May 5, 2010

Lids for Kids

Summer is almost here! The weather is warming up and beaches and parks are starting to be populated with Manitobans enjoying outdoor activities like riding a bicycle, rollerblading and skateboarding. While getting active is always good for the body, all these activities can pose a risk for head and brain injuries unless proper protection is worn.

Did you know that helmets reduce the risk of head injury by up to 85% and brain injury by up to 88%? Use of a certified bicycle helmet by riders and passengers of all ages is recommended on public roads, sidewalks, and bicycle paths.

"An average of two children are treated for bicycle injuries every day during summer months," says Shawn Feely, of IMPACT, the injury prevention program of the Winnipeg Health Region. That's why the program is currently working on a bike helmet campaign that will be launched in the coming weeks. "Presently 60% of children do not wear helmets when cycling."

Fast Fact: Ninety percent of the children who visit the emergency room for a cycling injury are between five and 14 years old.

It's important to get children in the habit of wearing their helmet as early as possible. From the moment they explore their new tricycle to the milestone of training wheel removal, it is essential to instill helmet safety in children.

Not only does your child need to understand why he or she has to wear a helmet, it is important to educate yourself on the types of helmets that are age, size and activity appropriate. It is very important that parents wear bike helmets - as well to protect themselves and to model safe behaviour.

The DO's of helmet safety

Replace a bike helmet if it has been in a crash, or is even slightly damaged. The structure of most helmets are not designed to protect you a second time. A helmet should be well maintained and not thrown around or tampered with. While a hand-me-down may be cost effective, depending on the child's age and usage, it may not be your safest option.

Buy helmets for skateboard and rollerblading that provide coverage to the back of the head. Falling is more common in these activities, and it is important to protect against backward falls and multiple impacts. Not sure which helmet for which sport? Click here for tips.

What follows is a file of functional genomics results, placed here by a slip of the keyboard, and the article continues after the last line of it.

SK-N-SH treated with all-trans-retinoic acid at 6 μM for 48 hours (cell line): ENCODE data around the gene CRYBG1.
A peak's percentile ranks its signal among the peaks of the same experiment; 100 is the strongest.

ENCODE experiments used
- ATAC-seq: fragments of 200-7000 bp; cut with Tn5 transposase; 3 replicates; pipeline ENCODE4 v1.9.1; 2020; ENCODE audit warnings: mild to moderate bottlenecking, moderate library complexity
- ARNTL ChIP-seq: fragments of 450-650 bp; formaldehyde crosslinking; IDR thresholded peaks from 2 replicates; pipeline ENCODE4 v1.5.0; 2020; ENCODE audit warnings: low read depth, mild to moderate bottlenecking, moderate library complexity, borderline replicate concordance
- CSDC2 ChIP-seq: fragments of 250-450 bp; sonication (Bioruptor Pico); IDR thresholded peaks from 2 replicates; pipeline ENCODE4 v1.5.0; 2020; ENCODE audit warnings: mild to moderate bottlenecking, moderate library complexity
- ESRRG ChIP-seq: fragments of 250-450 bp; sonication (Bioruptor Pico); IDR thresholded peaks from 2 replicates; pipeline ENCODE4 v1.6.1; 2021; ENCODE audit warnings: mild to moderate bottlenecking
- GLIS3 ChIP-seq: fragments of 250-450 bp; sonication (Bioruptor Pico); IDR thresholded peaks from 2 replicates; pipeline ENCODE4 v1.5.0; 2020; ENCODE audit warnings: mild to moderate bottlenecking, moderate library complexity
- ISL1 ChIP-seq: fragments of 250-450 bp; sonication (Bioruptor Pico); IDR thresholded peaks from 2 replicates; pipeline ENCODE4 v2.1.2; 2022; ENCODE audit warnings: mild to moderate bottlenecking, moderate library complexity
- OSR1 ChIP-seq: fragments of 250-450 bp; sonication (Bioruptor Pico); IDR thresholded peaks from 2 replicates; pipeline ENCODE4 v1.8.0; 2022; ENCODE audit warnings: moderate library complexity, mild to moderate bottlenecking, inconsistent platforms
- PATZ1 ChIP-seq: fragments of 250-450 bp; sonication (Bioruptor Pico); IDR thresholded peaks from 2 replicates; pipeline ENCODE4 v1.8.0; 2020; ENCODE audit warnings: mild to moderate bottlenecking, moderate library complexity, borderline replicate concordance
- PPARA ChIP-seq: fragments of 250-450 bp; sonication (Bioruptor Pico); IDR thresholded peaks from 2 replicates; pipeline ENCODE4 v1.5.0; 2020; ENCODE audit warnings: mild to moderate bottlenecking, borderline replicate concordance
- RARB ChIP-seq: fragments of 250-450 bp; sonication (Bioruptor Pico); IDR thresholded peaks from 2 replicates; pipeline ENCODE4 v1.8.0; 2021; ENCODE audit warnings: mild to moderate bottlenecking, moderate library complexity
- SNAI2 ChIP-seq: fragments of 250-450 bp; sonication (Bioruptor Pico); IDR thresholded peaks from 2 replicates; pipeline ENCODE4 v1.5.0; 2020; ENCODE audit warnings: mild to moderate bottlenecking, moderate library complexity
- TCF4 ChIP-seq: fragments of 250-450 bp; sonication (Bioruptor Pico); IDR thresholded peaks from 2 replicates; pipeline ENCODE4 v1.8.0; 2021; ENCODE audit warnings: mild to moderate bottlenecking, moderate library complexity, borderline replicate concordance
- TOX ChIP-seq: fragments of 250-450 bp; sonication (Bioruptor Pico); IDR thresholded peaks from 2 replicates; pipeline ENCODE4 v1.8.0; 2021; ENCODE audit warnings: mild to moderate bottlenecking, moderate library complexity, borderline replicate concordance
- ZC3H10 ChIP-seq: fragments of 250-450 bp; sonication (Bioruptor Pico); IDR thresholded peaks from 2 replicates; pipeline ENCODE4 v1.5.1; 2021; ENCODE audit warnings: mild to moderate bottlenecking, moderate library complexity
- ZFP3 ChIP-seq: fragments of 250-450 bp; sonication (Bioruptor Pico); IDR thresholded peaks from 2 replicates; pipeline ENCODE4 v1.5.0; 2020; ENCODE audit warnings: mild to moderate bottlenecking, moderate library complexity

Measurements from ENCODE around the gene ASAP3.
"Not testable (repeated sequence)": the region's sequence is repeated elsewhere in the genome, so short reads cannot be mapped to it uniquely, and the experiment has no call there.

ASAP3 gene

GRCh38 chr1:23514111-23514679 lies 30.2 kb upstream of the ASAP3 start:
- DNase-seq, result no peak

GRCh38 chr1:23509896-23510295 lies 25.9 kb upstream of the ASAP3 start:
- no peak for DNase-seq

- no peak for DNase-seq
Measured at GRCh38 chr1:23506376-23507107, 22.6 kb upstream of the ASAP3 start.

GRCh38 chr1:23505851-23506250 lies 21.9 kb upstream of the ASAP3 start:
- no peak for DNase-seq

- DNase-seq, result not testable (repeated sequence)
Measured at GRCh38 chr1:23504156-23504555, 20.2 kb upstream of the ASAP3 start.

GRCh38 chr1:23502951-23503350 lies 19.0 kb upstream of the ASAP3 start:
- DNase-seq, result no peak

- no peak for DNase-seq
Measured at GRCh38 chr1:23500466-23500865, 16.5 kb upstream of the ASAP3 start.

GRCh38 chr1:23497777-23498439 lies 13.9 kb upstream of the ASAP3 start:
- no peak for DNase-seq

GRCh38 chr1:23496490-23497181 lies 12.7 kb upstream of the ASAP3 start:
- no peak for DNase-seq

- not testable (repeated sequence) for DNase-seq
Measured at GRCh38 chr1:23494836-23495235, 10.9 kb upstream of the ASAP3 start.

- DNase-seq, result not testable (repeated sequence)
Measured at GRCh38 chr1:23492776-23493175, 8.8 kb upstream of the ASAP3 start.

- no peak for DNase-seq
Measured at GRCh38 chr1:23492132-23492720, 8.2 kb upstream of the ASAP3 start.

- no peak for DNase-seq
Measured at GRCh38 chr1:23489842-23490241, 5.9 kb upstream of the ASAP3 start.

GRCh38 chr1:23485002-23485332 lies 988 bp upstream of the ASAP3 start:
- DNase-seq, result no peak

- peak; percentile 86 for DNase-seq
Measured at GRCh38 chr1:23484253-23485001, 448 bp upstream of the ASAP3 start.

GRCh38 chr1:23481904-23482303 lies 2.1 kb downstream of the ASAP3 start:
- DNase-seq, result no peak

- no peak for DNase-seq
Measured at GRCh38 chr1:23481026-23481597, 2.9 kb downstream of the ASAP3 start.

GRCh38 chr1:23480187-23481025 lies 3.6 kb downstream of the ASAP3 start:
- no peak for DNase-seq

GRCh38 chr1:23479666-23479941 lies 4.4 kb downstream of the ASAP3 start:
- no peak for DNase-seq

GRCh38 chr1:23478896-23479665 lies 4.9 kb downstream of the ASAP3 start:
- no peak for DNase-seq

Make sure the helmets you are purchasing have been safety tested and meet the required guidelines. Helmets should meet either CSA, ANSI, SNELL or ASTM standards. This will be indicated on the packaging and may also be on the label inside the helmet.

Ensure helmet straps are properly fastened. All straps should lie flat, not twisted or tangled. The helmet should be snug; but not too tight, but not able to move around the head freely.

Your most important fit tips:

  • Two fingers width from helmet to eyebrow

  • The straps form a V around your ears

  • The chin strap should be tight enough to allow only one finger between the strap and chin.

    Not sure what exactly a good fit is? Click here for tips.

Remember that other summer sports like BMX cycle, football and lacrosse require face protectors on helmets because of the level of contact between players and equipment. Before you buy your helmet, make sure you have a face protector to keep you safe.

Make sure your hair is the only thing between you and your helmet. Leave hair loose or secure with a hair tie at the base of the neck. Avoid wearing hats or other headwear underneath or on top of your helmet.

Use the right helmet for the right sport. A cycling helmet isn't designed for skateboarding or rollerblading. Helmets are manufactured differently for every activity. Look for helmets marked "multi-sport," ONLY these helmets can meet safety standards for more than one activity.

Look at replacing your helmet every five years. The materials they're made of can break down over time. A newer helmet will keep you safer.

Talk to your child and explain why helmet safety is important. Helmets come in a variety of styles and colours. To encourage your kids to think safety, have them pick out their own. Remember that the goal is for them to enjoy their summer while staying safe.

Every year approximately 60 cyclists between the ages of five and 14 years are injured cycling on public roads. After you strap on the RIGHT helmet make sure to instill in kids and teens the street-safe rules of the road:

  1. Look both ways before crossing a street or an intersection. Make eye contact with the driver before crossing.

  2. Cross roads at corners, crosswalks, and intersections whenever possible.

  3. Wear vibrant colours, lights and reflectors to ensure that drivers can see you at greater distances and in darker lighting.

  4. Sidewalks are safe places for young children to cycle, but for older children cycling on the street, proper arm signaling is essential.

  5. Children under the age of 10 should not ride their bikes on the road. They do not have the physical and thinking skills to handle their bikes in traffic. Children over the age of 10 need practice before they can ride on the road.

  6. Walkie-talkies, a buddy-system or a cell phone are helpful when venturing far from home or without parents. Using a cell phone while driving your bike isn't safe. Pull aside, stop and then make your call or send your text.

    ThinkFirst Canada's Bicycling Injury Prevention Tips

    Help Your Kids Have a Safe Summer Ride

    Cycle Safely

Remember, adults need helmets too. The best way to take care of your children is to take care of yourself. Set a good example for your kids and prevent a serious head injury: that's smart parenting and smart summer sports.

Visit for more information on helmet safety, Sport Smart programs, head injury prevention, and concussion awareness.

Injuries Associated with Bicycles

Manitoba's Low-Cost Bike Helmet Initiative

Ride Safe

Bike Safety

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